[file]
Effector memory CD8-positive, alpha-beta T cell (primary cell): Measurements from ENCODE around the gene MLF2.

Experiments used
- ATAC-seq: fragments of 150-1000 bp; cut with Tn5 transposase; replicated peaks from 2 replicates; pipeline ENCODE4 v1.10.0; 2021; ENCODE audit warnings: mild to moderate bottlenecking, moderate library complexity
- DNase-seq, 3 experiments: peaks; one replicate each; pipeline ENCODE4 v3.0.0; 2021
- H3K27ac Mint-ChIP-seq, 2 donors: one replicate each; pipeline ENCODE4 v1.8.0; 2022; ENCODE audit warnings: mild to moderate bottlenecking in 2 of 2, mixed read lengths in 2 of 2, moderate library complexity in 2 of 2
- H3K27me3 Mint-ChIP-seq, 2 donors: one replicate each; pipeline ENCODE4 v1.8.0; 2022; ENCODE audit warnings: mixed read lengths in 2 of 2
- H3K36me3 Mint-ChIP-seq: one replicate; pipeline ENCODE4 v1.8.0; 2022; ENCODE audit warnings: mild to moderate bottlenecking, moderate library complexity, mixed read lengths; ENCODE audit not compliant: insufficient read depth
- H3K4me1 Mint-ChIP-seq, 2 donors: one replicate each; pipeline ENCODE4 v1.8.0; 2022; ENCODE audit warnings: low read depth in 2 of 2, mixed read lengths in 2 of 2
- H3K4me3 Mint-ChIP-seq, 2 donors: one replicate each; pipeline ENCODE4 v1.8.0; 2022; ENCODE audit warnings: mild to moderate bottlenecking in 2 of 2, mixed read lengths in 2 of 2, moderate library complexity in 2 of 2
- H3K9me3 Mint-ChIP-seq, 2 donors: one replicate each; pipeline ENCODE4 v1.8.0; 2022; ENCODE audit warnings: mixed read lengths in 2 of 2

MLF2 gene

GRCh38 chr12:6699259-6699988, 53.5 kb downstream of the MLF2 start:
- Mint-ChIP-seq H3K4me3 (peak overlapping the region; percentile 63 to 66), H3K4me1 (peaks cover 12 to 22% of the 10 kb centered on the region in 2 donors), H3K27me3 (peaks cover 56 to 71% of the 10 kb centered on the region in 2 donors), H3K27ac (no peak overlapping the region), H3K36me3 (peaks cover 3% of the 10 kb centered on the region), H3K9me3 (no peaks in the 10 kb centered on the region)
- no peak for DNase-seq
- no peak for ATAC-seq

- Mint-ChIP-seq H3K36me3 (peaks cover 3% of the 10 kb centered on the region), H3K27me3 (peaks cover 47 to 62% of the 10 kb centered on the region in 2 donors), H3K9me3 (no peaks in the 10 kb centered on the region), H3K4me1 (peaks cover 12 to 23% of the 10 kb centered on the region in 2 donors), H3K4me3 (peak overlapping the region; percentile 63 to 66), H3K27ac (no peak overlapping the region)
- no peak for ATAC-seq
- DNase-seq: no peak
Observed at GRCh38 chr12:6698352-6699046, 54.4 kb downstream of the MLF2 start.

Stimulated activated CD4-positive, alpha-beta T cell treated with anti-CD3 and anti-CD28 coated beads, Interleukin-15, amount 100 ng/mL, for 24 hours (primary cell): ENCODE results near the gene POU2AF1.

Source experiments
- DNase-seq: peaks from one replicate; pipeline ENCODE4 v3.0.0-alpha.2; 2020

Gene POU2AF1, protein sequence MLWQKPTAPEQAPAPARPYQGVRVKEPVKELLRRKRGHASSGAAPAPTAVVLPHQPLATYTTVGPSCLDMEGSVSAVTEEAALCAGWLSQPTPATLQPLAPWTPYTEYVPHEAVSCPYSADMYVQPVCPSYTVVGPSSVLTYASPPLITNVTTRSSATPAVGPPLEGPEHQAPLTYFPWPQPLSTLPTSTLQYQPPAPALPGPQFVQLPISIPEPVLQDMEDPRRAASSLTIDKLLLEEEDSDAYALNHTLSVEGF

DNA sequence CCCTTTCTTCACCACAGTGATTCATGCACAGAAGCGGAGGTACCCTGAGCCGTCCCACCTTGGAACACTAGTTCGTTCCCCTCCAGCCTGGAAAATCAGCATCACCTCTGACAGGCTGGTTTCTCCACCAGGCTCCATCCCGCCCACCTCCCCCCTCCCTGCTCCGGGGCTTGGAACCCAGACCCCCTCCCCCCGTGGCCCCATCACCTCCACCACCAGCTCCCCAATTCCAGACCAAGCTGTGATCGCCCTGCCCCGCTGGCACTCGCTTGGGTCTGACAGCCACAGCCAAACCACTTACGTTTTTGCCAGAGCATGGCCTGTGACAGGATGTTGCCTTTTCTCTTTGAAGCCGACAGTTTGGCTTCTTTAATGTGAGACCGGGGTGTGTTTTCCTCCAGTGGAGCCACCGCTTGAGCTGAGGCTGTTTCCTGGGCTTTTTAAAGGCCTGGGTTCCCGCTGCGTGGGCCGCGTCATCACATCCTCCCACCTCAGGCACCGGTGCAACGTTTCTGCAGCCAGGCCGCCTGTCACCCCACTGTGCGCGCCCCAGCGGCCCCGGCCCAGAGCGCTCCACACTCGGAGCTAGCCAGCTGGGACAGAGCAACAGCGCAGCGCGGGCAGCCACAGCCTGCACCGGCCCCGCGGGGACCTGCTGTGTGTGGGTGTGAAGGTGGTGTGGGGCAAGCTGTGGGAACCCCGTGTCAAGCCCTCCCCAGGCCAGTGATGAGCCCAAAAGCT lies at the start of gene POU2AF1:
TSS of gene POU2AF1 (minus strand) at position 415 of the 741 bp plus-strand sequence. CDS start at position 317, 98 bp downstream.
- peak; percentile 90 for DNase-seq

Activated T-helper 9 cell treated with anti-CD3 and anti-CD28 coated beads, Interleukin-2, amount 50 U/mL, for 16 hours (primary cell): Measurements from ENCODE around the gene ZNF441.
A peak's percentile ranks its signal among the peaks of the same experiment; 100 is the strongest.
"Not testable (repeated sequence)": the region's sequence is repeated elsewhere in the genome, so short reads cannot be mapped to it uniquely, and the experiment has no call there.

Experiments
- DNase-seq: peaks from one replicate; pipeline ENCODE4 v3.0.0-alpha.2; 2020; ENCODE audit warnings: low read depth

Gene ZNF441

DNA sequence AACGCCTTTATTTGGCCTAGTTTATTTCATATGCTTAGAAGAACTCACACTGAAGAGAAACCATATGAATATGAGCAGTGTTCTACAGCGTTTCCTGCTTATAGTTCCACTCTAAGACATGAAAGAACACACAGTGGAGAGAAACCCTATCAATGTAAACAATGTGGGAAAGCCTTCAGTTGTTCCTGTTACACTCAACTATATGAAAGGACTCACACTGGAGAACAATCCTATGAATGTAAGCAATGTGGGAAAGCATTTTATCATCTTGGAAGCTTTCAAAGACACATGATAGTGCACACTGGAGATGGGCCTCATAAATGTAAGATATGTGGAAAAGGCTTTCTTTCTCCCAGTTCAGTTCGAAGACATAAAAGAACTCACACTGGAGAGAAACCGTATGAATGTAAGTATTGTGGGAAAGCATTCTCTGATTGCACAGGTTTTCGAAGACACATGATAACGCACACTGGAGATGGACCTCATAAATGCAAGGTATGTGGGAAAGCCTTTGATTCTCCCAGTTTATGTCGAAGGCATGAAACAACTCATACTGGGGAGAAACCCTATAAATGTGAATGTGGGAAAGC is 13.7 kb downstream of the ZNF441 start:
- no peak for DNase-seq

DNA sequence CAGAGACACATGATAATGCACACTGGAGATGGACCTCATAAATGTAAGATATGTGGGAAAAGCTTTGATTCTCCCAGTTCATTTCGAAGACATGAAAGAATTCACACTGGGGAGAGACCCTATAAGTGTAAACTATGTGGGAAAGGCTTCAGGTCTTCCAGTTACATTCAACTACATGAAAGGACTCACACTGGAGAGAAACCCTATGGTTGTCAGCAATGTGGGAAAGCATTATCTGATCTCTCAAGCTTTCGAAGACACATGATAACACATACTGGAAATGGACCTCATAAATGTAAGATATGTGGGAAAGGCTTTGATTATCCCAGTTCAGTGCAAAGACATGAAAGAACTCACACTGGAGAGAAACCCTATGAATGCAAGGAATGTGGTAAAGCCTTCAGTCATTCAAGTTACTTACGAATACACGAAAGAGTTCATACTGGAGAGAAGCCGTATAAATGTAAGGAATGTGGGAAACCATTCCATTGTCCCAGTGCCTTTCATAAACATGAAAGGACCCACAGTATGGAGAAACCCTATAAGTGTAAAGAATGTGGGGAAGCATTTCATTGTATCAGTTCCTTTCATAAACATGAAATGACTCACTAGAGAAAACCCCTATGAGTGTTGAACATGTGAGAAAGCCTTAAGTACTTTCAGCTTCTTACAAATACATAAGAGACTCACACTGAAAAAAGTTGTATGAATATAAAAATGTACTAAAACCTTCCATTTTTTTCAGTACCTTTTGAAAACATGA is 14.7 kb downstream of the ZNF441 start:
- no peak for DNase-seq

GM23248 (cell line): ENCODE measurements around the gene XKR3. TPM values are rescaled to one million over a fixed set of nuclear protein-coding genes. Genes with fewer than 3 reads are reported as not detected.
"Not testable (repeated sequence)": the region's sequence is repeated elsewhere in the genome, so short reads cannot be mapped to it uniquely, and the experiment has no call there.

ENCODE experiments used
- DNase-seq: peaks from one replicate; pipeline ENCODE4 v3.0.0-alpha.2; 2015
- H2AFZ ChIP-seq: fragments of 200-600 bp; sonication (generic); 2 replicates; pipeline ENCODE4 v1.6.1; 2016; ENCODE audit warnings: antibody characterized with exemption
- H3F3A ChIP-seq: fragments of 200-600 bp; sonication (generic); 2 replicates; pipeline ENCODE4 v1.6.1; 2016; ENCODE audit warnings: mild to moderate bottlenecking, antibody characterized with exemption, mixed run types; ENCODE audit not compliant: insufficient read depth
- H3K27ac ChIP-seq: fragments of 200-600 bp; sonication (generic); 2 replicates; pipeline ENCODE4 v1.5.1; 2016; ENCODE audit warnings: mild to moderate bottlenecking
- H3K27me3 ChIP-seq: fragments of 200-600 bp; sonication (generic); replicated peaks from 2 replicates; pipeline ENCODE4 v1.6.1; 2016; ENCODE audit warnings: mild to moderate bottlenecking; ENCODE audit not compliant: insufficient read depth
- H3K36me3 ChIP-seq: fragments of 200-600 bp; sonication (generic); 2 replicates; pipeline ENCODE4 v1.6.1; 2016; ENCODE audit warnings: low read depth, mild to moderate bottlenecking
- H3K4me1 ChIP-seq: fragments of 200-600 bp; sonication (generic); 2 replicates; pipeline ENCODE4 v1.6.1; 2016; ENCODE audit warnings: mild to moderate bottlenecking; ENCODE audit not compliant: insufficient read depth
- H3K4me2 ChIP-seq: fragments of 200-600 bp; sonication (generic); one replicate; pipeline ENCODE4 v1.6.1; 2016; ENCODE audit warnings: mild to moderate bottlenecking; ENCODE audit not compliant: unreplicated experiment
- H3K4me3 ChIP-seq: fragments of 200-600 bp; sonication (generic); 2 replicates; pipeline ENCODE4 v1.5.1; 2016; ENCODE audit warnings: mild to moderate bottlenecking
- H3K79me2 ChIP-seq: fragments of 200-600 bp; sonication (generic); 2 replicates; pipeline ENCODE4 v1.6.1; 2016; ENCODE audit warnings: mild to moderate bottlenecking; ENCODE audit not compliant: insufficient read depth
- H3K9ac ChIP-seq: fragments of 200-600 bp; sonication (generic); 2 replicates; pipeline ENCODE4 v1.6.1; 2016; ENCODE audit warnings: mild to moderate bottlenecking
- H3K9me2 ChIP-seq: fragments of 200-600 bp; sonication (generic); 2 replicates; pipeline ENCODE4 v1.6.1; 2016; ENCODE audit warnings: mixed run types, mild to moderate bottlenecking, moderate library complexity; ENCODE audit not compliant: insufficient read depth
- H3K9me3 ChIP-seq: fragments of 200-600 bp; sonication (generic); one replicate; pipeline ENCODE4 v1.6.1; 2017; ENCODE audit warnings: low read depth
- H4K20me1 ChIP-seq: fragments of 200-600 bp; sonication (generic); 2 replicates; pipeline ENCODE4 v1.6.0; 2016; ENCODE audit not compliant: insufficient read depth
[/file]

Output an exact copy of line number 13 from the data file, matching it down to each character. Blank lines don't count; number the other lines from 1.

- Mint-ChIP-seq H3K4me3 (peak overlapping the region; percentile 63 to 66), H3K4me1 (peaks cover 12 to 22% of the 10 kb centered on the region in 2 donors), H3K27me3 (peaks cover 56 to 71% of the 10 kb centered on the region in 2 donors), H3K27ac (no peak overlapping the region), H3K36me3 (peaks cover 3% of the 10 kb centered on the region), H3K9me3 (no peaks in the 10 kb centered on the region)